The Social Contract by Rousseau
Updated: Jul 22, 2019
(1) Rousseau opens the first chapter of this book with this claim: "Man was born free, and he is everywhere in chains." Reflect and expound upon this opening line. Rousseau writes, "Force if a physical power; I do not see how its effects could produce morality." What can morality never be forced?
(2) According to Rousseau, a war can never be ended by forcing a people into slavery for such an agreement/terms of peace "far from ending the state of war, presupposes its continuation." How does slavery presuppose continuation of war?
(3) Rousseau suggests that at the birth of society, religion acts in the service of politics? Why might Rousseau object to politics serving the aims of religion?
(4) According to Rousseau who ought to make the laws of a society and who ought to execute/enforce these laws? Why is it important for these functions not to be entangled and be the responsibility of one man or power?
(5) Rousseau believes there is a danger in letting the gap between the rich and the poor become too great. Laws must be in place to prevent so wide of a gap that the rich are able to oppress and exploit the poor. Why should the gap between the rich and the poor be regulated by government?
(6) Why does the success of Political, Civil, and Criminal law directly depend upon the degree to which members of a society share common morals, customs, and beliefs?
(7) How does Rousseau's concept of freedom exist wherein members of a society are completely independent of one another yet excessively dependent upon the government?
(8) How might Rousseau critique the current dynamics in the United States amongst the executive, legislative, and judicial branches of our government?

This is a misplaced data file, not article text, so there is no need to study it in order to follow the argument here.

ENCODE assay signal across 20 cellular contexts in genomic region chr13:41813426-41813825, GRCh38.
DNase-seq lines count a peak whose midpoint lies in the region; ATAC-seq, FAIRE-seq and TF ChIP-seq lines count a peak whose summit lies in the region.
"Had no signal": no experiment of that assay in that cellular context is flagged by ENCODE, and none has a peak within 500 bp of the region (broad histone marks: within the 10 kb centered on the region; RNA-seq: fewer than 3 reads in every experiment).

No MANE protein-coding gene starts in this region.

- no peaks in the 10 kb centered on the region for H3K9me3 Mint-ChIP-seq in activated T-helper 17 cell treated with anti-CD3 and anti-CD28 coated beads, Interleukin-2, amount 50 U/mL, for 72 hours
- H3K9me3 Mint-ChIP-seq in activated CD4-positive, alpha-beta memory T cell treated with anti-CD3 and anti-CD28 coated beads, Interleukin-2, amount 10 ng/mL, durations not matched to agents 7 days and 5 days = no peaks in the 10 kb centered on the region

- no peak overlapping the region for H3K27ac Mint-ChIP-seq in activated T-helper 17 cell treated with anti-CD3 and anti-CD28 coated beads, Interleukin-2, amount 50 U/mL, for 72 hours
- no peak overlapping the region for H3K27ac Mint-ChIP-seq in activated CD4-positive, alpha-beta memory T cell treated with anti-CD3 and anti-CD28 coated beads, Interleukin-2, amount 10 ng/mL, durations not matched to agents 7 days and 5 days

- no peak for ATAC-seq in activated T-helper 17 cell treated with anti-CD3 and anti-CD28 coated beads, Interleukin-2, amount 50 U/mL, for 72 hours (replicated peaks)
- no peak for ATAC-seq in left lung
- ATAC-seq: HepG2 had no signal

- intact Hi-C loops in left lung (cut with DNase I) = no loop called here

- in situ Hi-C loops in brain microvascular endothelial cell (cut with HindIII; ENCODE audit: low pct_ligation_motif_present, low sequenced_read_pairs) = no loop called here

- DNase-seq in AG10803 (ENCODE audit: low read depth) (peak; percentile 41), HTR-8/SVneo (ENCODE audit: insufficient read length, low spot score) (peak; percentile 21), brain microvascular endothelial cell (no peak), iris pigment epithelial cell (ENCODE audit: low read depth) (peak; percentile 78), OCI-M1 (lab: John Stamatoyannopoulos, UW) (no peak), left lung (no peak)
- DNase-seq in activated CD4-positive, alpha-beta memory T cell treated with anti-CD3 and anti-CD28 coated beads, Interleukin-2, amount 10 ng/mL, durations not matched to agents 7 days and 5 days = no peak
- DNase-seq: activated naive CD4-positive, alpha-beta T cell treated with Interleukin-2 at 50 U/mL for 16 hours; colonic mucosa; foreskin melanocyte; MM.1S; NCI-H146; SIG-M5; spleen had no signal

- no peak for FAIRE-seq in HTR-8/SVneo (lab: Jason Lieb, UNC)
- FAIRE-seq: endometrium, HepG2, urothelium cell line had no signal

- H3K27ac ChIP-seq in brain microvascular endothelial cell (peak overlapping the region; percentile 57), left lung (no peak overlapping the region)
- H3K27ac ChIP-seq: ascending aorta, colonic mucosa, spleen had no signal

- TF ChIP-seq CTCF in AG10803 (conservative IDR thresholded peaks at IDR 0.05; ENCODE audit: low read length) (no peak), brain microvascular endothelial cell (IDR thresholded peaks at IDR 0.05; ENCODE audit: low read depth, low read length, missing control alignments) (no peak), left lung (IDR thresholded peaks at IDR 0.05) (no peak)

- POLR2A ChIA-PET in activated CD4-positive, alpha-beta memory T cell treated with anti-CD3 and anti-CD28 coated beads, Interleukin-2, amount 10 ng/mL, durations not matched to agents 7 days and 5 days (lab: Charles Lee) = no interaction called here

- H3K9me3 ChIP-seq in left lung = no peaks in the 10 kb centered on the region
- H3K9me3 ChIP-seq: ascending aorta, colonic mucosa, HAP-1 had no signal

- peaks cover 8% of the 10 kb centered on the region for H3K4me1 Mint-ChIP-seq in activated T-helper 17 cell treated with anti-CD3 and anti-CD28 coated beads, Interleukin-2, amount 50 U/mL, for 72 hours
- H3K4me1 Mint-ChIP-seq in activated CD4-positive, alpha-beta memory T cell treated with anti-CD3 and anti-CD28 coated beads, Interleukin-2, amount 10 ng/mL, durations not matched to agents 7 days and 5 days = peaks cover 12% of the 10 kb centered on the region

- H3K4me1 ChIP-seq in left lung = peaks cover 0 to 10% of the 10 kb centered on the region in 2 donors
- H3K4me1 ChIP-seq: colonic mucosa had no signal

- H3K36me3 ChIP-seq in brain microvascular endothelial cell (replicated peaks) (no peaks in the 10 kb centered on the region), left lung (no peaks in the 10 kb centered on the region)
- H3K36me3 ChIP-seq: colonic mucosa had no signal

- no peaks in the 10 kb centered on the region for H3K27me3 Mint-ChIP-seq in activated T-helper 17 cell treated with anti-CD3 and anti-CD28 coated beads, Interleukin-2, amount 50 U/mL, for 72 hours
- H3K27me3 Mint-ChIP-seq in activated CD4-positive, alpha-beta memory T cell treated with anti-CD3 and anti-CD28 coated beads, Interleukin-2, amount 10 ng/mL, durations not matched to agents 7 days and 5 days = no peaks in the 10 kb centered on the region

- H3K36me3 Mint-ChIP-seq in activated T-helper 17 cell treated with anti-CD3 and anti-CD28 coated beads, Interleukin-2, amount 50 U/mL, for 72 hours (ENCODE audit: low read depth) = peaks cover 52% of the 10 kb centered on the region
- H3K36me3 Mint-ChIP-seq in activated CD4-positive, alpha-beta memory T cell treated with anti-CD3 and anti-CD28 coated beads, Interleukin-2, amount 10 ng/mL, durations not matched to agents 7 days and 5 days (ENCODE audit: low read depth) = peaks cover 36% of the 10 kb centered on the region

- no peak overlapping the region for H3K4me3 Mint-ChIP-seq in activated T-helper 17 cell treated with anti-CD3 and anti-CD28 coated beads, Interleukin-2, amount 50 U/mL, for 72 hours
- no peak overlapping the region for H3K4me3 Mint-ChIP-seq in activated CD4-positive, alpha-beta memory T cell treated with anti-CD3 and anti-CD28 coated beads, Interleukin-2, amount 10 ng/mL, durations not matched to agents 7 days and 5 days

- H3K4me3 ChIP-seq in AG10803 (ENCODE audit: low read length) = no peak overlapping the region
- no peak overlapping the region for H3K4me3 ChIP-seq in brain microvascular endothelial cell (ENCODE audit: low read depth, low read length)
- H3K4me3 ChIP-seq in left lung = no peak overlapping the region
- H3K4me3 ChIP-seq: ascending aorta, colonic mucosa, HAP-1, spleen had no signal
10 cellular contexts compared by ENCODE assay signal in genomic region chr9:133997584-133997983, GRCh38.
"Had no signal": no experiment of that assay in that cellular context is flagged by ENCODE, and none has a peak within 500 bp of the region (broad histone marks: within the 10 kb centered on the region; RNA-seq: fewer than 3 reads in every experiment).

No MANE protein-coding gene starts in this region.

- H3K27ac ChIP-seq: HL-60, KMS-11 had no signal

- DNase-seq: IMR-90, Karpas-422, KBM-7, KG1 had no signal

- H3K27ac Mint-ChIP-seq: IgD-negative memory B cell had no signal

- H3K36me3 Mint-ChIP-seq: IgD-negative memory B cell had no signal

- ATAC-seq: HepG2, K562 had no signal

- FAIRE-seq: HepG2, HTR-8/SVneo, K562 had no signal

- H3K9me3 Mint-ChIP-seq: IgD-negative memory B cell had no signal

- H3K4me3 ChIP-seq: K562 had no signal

(9) Why are cruelty and anarchy the inevitable ends of an imbalance of power?
(10) While Rousseau admits that the language of mathematics has no place in moral calculations, he nevertheless uses mathematics (particularly the concept of a geometric mean) to describe the relationships between the Sovereign, the Prince (or the State or government), and the People. He suggest that the Prince must be the geometric mean of the Sovereign and the People. Stated mathematically, Sovereign : Prince = Prince : People. How helpful is this mathematical analogy?
(11) Why should the will of the government to preserve itself be both distinct from and yet subservient to the will of the people?
(12) What responsibility do the people of the State have in shaping/changing law through public assembly and the (charitable) expressing of their opinions? What are the dangers of a passive people?
(13) Rousseau writes, "...the votes of the greatest number always bind the rest; and this is a consequence of the contract itself. Yet it may be asked how a man can be at once free and forced to conform to wills which are not his own. How can the opposing minority be both free and subject to laws to which they have not consented?" While Rousseau admits that this question is "badly formulated", what is your response to his question?
(14) Rousseau characterizes the Christian as being too heavenly minded to have any concern for the common good of society. For this reason, he believes Christianity to be a religion that has has no concern for politics and is thereby insufficient as the basis for governing a society. Is this a fair characterization of Christianity? Why or why not?